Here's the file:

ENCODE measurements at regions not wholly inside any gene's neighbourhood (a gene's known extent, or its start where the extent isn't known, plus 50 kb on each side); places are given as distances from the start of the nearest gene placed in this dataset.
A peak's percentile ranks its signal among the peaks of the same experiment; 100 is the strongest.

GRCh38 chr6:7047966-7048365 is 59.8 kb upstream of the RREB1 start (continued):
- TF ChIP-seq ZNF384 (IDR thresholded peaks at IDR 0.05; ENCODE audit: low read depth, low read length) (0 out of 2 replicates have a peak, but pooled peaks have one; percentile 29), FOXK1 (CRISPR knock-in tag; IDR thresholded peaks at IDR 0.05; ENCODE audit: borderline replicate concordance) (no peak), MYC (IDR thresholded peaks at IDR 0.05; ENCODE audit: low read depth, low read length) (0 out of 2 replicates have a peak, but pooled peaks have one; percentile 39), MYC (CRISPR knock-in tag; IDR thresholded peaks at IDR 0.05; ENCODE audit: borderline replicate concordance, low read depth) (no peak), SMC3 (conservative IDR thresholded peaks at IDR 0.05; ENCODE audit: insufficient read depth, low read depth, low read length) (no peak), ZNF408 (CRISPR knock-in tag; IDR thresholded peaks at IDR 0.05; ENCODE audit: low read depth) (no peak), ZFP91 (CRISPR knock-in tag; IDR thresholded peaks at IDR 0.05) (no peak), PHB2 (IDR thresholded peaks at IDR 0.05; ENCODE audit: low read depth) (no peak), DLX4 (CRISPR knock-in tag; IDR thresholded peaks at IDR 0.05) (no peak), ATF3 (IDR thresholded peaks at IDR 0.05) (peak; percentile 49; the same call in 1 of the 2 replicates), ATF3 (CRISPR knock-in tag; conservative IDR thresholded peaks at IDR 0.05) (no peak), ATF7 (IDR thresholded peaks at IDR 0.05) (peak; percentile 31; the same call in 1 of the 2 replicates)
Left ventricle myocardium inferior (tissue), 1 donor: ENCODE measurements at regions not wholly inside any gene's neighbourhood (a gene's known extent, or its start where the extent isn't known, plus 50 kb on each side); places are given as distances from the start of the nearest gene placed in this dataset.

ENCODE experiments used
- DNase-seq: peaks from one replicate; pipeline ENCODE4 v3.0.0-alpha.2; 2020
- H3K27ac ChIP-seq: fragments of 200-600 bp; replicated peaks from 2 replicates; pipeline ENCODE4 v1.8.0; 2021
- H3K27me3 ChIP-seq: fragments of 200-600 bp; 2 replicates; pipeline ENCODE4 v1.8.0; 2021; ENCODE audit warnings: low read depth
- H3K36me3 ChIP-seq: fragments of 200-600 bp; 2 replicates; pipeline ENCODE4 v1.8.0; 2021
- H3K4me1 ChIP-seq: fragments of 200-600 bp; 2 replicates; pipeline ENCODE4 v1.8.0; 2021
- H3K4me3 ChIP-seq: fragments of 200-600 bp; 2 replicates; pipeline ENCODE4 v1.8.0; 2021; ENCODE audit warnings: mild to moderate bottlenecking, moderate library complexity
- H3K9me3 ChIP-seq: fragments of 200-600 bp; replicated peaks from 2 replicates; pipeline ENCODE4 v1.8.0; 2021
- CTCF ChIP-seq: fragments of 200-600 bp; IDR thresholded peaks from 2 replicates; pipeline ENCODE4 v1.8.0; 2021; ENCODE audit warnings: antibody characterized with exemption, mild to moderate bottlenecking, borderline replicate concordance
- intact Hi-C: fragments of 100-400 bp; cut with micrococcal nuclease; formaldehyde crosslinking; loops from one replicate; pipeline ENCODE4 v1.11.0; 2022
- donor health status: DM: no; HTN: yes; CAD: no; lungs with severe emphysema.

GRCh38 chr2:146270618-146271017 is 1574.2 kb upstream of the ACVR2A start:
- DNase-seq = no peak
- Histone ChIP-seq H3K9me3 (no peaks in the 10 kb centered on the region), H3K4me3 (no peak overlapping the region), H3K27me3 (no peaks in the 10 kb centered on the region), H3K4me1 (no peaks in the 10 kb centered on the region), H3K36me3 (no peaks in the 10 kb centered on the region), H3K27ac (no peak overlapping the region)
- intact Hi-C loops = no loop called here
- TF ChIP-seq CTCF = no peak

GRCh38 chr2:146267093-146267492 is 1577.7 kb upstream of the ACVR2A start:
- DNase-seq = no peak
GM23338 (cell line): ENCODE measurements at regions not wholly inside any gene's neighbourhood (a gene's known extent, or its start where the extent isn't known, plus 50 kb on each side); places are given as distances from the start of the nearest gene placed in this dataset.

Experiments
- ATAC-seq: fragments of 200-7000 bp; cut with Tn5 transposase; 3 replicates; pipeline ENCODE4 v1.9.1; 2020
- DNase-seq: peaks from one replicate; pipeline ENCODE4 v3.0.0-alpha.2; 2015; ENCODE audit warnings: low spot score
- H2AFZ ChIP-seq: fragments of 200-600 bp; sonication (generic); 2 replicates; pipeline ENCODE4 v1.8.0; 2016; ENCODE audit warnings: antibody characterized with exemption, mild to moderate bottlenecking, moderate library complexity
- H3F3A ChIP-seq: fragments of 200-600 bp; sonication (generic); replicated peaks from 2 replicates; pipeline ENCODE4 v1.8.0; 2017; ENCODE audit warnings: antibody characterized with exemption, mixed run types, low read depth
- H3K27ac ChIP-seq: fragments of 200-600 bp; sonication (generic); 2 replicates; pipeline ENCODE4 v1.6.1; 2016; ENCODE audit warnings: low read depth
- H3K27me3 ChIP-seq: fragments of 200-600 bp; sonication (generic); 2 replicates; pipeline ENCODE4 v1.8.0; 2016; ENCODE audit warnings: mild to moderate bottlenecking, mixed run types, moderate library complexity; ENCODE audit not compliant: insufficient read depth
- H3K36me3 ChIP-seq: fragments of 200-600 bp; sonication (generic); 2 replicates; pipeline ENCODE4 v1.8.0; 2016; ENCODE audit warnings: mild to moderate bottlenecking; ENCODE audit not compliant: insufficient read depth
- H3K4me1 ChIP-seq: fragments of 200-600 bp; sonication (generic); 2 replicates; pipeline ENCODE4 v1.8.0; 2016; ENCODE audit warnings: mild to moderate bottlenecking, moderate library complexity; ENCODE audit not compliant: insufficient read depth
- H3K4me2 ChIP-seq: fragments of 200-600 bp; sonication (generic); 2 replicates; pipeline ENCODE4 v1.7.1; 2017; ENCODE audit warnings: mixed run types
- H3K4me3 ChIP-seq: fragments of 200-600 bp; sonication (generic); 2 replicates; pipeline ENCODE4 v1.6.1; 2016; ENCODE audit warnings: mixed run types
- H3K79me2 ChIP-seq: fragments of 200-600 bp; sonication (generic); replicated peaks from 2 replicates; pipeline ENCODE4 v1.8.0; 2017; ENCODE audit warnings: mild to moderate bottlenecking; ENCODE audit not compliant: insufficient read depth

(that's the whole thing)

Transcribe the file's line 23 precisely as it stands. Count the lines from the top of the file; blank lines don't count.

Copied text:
- DNase-seq = no peak